Configure an app to trust a GitHub repo (preview)
This article describes how to create a trust relationship between an application in Azure Active Directory (Azure AD) and a GitHub repo. You can then configure a GitHub Actions workflow to exchange a token from GitHub for an access token from Microsoft identity platform and access Azure AD protected resources without needing to manage secrets. To learn more about the token exchange workflow, read about workload identity federation. You establish the trust relationship by configuring a federated identity credential on your app registration in the Azure portal or by using Microsoft Graph.
Anyone with permissions to create an app registration and add a secret or certificate can add a federated identity credential. If the Users can register applications switch in the User Settings blade is set to No, however, you won't be able to create an app registration or configure the federated identity credential. Find an admin to configure the federated identity credential on your behalf. Anyone in the Application Administrator or Application Owner roles can do this.
After you configure your app to trust a GitHub repo, configure your GitHub Actions workflow to get an access token from Microsoft identity provider and access Azure AD protected resources.
Create an app registration in Azure AD. Grant your app access to the Azure resources targeted by your GitHub workflow.
Find the object ID of the app (not the application (client) ID), which you need in the following steps. You can find the object ID of the app in the Azure portal. Go to the list of registered applications in the Azure portal and select your app registration. In Overview->Essentials, find the Object ID.
Get the organization, repository, and environment information for your GitHub repo, which you need in the following steps.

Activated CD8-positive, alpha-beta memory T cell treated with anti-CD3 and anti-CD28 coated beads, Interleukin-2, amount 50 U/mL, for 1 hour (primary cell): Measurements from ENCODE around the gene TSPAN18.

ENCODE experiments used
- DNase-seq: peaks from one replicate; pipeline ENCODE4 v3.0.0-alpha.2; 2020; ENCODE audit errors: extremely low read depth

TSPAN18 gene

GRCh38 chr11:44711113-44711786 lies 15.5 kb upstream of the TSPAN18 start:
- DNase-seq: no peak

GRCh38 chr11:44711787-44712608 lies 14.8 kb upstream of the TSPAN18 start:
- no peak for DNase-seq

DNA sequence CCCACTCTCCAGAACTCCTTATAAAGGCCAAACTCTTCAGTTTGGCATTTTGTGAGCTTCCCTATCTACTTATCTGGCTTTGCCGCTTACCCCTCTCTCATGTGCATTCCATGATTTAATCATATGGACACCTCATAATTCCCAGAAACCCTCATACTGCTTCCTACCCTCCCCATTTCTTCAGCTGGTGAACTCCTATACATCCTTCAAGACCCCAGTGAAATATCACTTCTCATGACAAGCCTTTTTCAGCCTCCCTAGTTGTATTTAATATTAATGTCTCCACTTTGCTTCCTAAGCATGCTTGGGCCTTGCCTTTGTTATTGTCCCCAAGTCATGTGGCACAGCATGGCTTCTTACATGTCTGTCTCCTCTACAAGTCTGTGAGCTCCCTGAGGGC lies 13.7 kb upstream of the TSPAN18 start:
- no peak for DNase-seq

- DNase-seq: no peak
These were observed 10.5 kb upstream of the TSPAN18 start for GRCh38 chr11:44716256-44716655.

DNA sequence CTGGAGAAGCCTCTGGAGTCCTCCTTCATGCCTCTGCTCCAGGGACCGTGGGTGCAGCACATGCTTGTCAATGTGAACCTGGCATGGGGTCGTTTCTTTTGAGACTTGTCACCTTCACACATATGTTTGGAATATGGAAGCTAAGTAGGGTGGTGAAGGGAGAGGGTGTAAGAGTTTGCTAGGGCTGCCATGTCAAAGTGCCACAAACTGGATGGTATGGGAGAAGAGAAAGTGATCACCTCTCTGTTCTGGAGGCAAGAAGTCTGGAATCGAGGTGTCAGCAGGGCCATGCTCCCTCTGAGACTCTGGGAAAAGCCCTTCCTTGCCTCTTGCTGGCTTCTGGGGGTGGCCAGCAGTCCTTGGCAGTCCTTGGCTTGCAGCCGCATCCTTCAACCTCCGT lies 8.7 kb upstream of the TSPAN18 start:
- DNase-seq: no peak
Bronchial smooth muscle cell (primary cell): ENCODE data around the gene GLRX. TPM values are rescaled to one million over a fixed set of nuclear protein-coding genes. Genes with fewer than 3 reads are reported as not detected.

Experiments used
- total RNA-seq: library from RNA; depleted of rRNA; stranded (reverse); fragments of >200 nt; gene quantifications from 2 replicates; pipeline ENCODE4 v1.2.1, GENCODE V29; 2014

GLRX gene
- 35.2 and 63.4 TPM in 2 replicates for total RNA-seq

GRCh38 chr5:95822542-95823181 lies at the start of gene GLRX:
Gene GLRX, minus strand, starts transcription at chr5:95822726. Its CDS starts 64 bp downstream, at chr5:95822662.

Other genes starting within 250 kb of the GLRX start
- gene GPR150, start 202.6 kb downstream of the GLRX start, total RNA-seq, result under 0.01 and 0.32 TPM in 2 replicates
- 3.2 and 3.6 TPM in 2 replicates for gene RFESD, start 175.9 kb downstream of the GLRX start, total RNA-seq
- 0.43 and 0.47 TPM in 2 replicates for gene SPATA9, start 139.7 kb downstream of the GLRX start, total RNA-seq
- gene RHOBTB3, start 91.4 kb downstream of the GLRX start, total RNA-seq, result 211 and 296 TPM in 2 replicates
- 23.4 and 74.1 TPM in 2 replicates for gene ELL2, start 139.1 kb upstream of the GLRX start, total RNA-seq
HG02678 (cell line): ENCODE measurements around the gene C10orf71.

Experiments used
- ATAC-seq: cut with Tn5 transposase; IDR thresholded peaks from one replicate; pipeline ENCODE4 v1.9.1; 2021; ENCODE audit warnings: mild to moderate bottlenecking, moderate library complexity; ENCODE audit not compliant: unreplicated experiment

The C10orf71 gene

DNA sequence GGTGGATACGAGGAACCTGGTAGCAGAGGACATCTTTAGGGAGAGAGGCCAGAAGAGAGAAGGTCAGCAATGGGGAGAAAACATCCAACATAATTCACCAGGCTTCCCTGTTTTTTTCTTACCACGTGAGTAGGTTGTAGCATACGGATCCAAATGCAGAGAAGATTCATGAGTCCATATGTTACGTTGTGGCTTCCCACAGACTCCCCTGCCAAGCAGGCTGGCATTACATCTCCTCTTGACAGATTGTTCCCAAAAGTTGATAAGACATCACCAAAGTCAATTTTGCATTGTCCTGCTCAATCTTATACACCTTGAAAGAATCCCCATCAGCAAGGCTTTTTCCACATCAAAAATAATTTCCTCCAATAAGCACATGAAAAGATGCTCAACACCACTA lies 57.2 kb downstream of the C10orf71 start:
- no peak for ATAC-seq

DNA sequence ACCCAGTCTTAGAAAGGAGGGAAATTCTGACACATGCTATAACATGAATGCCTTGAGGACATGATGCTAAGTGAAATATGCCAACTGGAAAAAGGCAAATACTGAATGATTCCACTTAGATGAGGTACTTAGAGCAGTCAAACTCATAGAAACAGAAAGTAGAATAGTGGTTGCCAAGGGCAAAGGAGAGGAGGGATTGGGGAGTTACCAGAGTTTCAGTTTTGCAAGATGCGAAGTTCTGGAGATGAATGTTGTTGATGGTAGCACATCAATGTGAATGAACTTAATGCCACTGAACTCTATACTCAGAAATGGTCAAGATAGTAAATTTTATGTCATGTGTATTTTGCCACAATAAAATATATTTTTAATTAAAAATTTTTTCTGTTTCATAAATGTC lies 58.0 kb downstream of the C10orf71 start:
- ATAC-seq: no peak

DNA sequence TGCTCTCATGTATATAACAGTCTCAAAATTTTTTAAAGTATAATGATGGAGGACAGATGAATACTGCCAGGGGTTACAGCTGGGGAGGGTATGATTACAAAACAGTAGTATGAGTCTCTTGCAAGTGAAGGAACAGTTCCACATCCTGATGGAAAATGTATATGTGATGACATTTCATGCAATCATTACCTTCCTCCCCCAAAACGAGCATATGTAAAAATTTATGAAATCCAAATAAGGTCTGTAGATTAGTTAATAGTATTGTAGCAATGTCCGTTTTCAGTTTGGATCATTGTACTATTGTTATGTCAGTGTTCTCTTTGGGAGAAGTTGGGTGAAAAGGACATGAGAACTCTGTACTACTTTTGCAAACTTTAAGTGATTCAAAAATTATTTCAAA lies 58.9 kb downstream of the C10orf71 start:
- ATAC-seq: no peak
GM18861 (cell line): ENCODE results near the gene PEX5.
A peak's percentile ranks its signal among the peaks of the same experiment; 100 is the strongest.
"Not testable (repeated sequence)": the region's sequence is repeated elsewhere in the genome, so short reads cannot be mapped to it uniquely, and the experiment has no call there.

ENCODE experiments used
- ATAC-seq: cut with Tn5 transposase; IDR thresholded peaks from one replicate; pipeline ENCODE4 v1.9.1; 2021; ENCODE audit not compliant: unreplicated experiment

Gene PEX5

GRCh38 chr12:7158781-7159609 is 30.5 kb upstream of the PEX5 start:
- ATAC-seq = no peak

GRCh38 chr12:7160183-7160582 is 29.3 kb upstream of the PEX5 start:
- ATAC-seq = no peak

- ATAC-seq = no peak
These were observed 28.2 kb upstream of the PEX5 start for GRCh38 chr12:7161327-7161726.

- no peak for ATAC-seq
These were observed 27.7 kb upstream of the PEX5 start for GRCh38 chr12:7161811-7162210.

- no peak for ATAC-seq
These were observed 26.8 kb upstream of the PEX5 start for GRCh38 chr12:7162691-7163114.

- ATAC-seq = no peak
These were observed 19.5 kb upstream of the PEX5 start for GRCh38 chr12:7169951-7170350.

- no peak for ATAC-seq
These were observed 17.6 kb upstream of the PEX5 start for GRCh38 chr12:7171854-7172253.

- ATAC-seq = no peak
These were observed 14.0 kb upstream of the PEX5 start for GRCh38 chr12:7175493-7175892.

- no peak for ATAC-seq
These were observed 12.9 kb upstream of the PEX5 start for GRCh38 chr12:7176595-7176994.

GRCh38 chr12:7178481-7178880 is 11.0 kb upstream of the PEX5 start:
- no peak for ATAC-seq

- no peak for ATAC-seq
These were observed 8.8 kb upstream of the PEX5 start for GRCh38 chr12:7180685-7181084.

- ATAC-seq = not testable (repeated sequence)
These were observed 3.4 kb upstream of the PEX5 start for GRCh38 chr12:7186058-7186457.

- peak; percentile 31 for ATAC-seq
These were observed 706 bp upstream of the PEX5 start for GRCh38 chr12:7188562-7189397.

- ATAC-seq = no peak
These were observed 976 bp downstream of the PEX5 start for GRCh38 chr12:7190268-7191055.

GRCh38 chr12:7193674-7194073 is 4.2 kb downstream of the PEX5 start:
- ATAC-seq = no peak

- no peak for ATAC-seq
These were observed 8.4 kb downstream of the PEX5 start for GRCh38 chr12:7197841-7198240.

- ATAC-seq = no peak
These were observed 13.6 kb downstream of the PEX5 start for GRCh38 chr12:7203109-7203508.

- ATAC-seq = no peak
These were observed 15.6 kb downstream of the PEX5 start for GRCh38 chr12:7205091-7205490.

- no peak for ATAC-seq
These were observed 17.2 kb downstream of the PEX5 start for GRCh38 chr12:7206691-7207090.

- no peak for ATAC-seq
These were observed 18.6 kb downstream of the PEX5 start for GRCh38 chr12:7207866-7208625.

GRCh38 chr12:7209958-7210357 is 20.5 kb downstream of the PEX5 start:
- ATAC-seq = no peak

Configure a federated identity credential
Sign in to the Azure portal. Go to App registrations and open the app you want to configure.
Go to Certificates and secrets. In the Federated credentials tab, select Add credential. The Add a credential blade opens.
In the Federated credential scenario drop-down box select GitHub actions deploying Azure resources.
Specify the Organization and Repository for your GitHub Actions workflow.
For Entity type, select Environment, Branch, Pull request, or Tag and specify the value.
Add a Name for the federated credential.
The Issuer, Audiences, and Subject identifier fields autopopulate based on the values you entered.
Click Add to configure the federated credential.
If you accidentally configure someone else's GitHub repo in the subject setting (enter a typo that matches someone elses repo) you can successfully create the federated identity credential. But in the GitHub configuration, however, you would get an error because you aren't able to access another person's repo.
The Organization, Repository, and Entity type values must exactly match the configuration on the GitHub workflow configuration. Otherwise, Microsoft identity platform will look at the incoming external token and reject the exchange for an access token. You won't get an error, the exchange fails without error.
Get the application (client) ID and tenant ID from the Azure portal
Before configuring your GitHub Actions workflow, get the tenant-id and client-id values of your app registration. You can find these values in the Azure portal. Go to the list of registered applications and select your app registration. In Overview->Essentials, find the Application (client) ID and Directory (tenant) ID. Set these values in your GitHub environment to use in the Azure login action for your workflow.
Configure a GitHub Actions workflow to get an access token from Microsoft identity provider and access Azure resources.
Read the GitHub Actions documentation to learn more about configuring your GitHub Actions workflow to get an access token from Microsoft identity provider and access Azure resources.